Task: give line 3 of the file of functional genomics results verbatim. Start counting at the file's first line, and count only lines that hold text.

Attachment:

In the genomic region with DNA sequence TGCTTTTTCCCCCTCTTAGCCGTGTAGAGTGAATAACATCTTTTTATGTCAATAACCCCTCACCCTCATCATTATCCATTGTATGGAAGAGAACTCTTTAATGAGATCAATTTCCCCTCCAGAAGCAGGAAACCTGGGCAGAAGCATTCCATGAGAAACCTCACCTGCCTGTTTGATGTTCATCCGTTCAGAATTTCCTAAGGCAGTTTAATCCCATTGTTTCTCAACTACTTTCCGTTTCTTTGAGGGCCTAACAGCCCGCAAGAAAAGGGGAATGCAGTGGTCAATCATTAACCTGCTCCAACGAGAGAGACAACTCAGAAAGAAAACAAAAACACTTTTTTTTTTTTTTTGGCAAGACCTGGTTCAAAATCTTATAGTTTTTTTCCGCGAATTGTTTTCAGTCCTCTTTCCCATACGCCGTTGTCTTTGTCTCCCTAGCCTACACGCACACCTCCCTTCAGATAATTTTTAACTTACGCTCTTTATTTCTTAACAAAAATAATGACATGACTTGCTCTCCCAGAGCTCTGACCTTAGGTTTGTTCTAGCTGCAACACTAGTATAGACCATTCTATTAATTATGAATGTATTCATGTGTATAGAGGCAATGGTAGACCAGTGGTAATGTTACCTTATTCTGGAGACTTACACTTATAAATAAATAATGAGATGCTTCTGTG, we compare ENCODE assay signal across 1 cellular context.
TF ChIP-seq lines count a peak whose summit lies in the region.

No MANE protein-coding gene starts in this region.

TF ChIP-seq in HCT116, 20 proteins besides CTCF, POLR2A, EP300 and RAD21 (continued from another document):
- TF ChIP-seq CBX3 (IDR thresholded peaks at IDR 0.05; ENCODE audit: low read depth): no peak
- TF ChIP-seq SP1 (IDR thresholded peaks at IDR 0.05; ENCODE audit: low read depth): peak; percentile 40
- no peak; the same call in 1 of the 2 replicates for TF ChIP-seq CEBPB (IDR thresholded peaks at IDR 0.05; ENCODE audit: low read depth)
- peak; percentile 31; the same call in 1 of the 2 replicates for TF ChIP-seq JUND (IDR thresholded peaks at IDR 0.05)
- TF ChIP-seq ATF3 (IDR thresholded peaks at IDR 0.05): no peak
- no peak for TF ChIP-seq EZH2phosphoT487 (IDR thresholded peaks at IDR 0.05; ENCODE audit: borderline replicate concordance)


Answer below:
No MANE protein-coding gene starts in this region.